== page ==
MMUAUstrals 2003 : This ate up almost a week. But it was great. I managed to exorsicise many a debating demons through this and it felt much better. At least I have contributed to some major competition and etched my name in the debating archives. It was alot better then when I was a puppet adjudicator during the Asians 2000. Puppet in the sense that I knew nuts about adjudication and it was my mentor (who was Deputy Chief Adjudicator ) who was running the show. Moreover , this competition we even had an IT round with the following motions:

1.This house believes that Open Source is a clear and present danger to capitalism.
2.This house believes that software companies should be financially liable for bugs in their software.
3.This house believes that employers have the right to check employees email.

I was in a round where they did the 2nd motion. There was an abovious lack of material (these are all primarily arts and law students) but they had the arguments heading the right way. Issues discussed included the fact that there is a vicious release first - test later attitude in the software world due to the fact that features sell. Hence ensuring that there is a financial detriment attached to bugs will slow and hopefully reverse this cycle.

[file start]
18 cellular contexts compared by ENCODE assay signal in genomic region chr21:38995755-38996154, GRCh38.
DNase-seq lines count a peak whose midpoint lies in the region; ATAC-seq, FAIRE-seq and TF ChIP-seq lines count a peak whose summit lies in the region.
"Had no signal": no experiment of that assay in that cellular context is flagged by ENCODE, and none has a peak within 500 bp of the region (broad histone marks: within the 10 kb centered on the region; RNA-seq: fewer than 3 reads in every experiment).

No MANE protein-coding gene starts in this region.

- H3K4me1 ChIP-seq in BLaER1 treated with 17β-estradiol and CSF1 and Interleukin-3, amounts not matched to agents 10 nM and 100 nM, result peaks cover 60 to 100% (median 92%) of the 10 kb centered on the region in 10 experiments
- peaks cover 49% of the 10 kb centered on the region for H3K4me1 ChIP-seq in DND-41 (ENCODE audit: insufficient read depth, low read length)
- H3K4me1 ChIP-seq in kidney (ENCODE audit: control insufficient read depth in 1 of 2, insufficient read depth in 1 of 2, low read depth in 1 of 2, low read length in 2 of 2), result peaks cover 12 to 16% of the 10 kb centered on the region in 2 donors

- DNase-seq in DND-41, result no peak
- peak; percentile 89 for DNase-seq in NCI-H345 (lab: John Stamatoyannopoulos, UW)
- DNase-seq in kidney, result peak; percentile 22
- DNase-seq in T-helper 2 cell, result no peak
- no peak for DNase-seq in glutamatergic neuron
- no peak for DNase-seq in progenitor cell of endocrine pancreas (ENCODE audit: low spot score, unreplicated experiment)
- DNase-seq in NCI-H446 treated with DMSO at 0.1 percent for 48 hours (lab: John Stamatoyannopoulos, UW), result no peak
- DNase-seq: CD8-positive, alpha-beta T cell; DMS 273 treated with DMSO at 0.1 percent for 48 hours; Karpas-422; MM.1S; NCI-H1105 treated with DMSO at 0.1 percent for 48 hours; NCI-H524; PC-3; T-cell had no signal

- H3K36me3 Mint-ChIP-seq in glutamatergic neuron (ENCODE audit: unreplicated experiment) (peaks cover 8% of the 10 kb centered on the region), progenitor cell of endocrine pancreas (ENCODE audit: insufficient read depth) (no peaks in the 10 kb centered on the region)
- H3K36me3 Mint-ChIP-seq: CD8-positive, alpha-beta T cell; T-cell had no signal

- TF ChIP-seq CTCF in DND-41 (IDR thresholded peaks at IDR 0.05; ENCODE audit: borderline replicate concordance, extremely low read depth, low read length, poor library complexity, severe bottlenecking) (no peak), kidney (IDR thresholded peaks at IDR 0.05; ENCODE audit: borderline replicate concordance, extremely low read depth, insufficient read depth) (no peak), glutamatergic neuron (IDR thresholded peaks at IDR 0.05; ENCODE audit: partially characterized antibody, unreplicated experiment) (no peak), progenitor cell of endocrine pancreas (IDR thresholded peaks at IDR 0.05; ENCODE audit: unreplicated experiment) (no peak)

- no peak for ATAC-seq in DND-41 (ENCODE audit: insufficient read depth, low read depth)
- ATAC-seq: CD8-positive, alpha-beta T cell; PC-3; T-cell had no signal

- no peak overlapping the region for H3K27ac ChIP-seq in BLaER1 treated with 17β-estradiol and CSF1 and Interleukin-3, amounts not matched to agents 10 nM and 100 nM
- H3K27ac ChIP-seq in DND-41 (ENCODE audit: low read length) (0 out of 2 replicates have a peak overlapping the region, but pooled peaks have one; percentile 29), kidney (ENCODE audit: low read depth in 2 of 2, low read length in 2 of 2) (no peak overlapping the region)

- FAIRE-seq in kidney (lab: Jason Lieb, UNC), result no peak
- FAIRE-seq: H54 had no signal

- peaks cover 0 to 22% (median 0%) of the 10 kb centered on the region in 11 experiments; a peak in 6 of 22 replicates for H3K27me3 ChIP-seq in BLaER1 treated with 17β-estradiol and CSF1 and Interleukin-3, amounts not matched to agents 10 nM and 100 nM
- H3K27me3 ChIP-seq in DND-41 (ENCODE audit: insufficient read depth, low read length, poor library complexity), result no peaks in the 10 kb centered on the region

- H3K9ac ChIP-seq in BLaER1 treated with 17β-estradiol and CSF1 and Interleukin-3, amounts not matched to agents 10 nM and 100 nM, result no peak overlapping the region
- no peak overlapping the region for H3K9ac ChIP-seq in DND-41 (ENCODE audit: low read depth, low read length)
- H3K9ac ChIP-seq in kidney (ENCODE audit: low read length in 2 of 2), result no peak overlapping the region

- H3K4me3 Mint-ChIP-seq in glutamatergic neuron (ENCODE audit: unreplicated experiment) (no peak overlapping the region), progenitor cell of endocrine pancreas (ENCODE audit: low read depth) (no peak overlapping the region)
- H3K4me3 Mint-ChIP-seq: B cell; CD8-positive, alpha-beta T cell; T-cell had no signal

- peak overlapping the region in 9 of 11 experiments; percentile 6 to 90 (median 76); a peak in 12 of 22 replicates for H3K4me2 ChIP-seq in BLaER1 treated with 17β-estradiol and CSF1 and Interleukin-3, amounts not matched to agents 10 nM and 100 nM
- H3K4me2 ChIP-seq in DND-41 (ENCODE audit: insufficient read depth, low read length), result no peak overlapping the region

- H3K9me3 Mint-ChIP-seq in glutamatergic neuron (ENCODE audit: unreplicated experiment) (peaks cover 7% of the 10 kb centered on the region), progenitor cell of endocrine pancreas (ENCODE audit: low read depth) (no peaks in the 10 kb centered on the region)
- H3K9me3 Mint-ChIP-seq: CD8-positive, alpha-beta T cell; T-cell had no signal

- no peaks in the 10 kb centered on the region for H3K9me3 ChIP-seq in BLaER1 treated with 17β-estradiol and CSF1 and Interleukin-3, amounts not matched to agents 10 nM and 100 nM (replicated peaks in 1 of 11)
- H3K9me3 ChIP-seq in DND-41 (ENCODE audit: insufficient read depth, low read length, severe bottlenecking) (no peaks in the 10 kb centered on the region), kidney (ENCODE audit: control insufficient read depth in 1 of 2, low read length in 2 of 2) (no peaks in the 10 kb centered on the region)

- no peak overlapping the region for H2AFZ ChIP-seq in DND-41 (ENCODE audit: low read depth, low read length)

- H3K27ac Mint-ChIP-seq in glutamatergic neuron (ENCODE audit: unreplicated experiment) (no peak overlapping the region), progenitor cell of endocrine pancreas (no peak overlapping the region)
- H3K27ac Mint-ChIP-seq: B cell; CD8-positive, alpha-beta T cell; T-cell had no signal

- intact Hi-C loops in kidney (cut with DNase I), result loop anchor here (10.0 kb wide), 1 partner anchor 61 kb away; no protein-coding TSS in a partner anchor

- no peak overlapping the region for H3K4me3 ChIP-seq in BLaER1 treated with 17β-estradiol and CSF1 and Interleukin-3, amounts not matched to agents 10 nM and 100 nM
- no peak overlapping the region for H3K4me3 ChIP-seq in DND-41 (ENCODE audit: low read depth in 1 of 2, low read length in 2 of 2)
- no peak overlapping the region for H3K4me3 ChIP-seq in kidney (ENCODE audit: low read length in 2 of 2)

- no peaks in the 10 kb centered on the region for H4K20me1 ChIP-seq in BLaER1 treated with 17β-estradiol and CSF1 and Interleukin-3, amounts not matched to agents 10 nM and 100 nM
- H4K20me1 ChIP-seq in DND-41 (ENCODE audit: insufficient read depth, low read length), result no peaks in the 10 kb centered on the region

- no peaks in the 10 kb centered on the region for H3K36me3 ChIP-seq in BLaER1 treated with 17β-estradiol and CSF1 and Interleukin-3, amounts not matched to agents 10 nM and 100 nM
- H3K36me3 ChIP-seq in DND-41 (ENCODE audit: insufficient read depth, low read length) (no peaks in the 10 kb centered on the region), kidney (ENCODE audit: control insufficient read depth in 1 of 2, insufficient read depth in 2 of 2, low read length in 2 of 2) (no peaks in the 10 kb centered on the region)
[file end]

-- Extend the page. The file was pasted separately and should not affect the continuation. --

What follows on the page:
I am developing on a windows 98 machine : I don't wanna go off on a rant but this totally sucks. Why then you ask ? Well because I have 2 products I am working on that HAS to get out the door by end of this month. Since Windows 98 is the lowest common denominator, and most businesses run it still, I have to ensure that the bloody apps work on it best. Working on my RedHat and testing on Bots XP justs didnt cut it. There were some aspects of the apps that would work on XP but not on 98 and that totally sucked. Sucked more then working on Windows 98 :(.